by Rebekah Fuller, Editor for IQS
If you asked a kindergartener to describe a spring, I’m guessing he or she would give an answer along the lines of “it’s bouncy!”. This comes from my own experience with springs when I was that age, particularly my bed springs. It was exhilarating to see how close the coiled elasticity of those metal springs could get me to my ceiling, before their resisting force eased my landing! Of course then I didn’t understand how the mechanisms hidden within my mattress worked, including the fact that springs’ elasticity diminishes over time. I still probably wouldn’t have heeded my father’s “no jumping on the bed” order.
From micro springs used in such devices as pacemakers to gigantic ones functioning within a NASA shuttle, we are surrounded by springs our entire lives. Have you ever dissected a writing pen, particularly a “push top” one? I know I did on a number of occasions during my school days. Well, if you have, you encountered the most common type of spring – the compression spring. The bed springs talked about earlier can also be categorized as compression springs, and shock absorbers are just another of the many examples. The aptly named springs are “compressed” under a load, acting as an impact cushion by absorbing the energy of the element causing compression.
The extension spring could be looked at as the opposite of the compression spring. They are both coiled springs; however, extension springs begin tightly coiled. You could say that extension springs start out compressed, ready to be extended to maintain necessary tension or force between two objects; while compression springs start out extended and become more compressed as they resist against the load. Extension springs are configured with hooks on both ends for attachment between the two objects that need to be kept in tension.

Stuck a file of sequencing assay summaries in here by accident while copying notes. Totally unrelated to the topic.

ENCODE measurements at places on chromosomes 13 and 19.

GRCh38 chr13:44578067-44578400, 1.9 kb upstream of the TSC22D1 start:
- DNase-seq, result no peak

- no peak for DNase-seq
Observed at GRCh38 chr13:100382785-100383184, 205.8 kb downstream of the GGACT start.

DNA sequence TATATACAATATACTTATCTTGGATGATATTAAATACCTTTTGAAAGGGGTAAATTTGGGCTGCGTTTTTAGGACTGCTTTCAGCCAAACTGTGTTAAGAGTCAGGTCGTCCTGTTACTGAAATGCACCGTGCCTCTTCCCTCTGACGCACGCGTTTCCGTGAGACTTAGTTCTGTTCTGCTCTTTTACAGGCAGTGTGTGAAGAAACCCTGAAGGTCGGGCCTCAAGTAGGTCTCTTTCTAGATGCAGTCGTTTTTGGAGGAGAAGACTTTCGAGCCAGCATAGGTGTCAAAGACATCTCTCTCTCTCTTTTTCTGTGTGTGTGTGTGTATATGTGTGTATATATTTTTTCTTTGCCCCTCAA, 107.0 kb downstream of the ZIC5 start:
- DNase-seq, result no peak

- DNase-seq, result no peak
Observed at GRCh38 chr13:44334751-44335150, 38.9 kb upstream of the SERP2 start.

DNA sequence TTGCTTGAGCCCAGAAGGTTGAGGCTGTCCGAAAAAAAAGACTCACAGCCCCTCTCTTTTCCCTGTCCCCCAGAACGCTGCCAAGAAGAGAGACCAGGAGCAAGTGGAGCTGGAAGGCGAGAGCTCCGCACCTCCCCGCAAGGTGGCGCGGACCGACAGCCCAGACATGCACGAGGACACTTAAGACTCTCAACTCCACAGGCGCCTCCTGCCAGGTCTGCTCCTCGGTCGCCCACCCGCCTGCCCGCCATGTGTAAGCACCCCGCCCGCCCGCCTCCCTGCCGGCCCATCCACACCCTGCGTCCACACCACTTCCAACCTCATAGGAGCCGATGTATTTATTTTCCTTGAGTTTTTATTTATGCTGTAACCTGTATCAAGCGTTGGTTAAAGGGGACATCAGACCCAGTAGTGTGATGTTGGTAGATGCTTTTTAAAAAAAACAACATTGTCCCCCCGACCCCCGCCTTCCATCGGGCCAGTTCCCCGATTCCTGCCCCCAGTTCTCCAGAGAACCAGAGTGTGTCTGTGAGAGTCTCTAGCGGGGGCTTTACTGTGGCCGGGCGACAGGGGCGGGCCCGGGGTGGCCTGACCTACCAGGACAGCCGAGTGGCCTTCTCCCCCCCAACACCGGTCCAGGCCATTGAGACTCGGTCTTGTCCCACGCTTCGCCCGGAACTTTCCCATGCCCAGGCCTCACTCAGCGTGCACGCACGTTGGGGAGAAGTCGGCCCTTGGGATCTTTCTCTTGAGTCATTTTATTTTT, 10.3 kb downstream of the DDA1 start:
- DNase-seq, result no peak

Torsion springs are considered spiral springs because rather than the linear (pulling or pushing) force involved with the functions of the previously mentioned springs, torsion springs store and apply rotational (twisting) force/torque. A door that shuts automatically when released relies on the stored rotational energy of a torsion spring hinge. Other single and double torsion spring applications include electronics & communications equipment, sensors & switches, office equipment, electrical interconnects, acoustic equipment, hand tools, automotive & aerospace mechanisms, medical devices, etc.
Flat springs are made of strip metal instead of the commonly recognizable round spring wire that gives the majority of springs their coiled appearance. A flat spring can simply be a single strip of metal strategically curved or bent, a combination of a number of these flat spring leafs (see above), or a coil of flat strip metal (as in a tape measure). Flat layered leaf springs are most notably used in a vehicle’s suspension system to ensure stability and reduce wear on other parts.